The exhibition is full of life and experience, the paintings themselves becoming an event. Two 2001 works, Jump and Falls refer to high dives made by students from the cliffs at Negril in Jamaica that Hoyland watched from a nearby café. Hoyland captures the mood, heat and movement in the giant pours of paint. He communicates both power and powerlessness in the act of jumping/falling. 

 

Combining the personal, sensuous, and topographical, Flames Like Rainbows exhibits dynamic works which embody the experience of travel. In this period of painting Hoyland introduced a whole new range of possibilities, which he would continue to pursue up until his death in 2011.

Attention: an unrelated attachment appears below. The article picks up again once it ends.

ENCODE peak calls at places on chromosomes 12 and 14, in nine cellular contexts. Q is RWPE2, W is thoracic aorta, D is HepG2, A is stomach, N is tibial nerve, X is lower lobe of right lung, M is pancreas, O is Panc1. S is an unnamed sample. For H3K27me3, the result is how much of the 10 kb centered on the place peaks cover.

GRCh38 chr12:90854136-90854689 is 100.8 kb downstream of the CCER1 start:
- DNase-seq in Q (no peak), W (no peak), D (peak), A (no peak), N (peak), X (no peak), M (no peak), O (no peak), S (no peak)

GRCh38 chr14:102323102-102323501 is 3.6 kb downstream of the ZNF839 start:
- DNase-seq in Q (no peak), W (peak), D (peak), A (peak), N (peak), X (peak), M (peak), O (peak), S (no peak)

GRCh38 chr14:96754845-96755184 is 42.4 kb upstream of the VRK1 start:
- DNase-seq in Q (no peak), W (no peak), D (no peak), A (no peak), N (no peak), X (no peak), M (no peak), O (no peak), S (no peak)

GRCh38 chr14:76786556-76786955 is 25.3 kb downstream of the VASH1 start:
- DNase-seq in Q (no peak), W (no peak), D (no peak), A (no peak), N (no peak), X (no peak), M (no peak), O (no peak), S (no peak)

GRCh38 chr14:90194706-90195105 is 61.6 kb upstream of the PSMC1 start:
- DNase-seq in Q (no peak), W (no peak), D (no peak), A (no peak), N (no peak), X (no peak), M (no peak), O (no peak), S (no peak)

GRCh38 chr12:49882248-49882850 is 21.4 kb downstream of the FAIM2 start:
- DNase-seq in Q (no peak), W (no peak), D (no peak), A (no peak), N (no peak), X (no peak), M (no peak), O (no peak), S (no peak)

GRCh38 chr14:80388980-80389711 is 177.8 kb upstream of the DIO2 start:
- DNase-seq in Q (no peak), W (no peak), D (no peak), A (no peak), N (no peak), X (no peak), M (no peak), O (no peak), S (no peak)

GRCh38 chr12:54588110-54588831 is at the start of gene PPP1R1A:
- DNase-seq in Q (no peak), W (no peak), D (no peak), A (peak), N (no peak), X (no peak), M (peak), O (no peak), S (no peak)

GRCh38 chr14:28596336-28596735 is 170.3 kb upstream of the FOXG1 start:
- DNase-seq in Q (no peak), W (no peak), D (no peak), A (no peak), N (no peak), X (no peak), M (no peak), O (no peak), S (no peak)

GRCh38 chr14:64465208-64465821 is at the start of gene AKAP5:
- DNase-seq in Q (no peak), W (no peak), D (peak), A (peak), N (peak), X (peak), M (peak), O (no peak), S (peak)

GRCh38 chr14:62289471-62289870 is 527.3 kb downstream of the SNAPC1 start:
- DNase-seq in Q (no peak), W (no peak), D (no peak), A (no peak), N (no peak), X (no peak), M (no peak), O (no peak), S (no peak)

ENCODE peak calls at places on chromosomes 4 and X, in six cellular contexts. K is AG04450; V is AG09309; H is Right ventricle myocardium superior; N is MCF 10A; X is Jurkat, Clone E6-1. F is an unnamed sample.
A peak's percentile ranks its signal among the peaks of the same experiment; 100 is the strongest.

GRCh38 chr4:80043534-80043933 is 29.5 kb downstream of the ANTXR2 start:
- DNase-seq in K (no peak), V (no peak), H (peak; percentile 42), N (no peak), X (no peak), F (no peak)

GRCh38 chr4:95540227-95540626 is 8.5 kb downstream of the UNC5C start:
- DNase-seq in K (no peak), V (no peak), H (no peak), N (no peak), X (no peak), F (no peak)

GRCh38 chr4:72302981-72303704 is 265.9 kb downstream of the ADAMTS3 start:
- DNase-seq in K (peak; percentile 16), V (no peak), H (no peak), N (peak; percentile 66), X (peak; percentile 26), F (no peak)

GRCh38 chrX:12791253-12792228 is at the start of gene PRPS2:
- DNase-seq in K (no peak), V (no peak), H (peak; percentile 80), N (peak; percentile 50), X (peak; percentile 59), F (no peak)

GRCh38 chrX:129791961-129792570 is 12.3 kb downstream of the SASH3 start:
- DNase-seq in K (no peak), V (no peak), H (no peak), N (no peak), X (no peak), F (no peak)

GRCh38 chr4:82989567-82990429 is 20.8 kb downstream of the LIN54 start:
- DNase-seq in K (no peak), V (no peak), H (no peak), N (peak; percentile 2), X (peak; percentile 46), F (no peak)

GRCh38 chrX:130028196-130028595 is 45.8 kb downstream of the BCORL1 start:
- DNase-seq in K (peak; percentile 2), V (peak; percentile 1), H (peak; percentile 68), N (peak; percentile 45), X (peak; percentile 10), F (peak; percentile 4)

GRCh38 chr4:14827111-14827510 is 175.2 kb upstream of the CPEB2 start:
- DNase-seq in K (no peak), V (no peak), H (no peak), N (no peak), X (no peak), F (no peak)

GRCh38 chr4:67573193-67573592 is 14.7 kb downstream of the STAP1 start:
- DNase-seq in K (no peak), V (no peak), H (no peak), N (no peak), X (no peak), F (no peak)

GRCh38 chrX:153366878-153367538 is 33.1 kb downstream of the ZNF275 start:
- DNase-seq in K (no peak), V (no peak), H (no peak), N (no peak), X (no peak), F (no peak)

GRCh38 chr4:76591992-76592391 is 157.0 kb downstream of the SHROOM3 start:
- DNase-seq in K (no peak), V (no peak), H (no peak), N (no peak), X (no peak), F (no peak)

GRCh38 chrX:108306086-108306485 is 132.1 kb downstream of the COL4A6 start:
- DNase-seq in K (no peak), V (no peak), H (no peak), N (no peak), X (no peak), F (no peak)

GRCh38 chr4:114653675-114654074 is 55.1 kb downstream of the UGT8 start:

Hoyland had many career highlights, including early career retrospective curated by Bryan Robertson was held at the Whitechapel Gallery in 1967. In 1969, alongside Anthony Caro, Hoyland represented Great Britain at the Sāo Paulo Biennale in Brazil. In 1982 he won the John Moore Painting Prize. In 1991 he was elected a Royal Academician and in 1999, he was appointed Professor of Painting at the Royal Academy Schools. A solo exhibition at the Royal Academy in 1999 was followed in 2006 with a retrospective at Tate St Ives, and in 2015 a major survey inaugurated Damien Hirst’s Newport Street Gallery.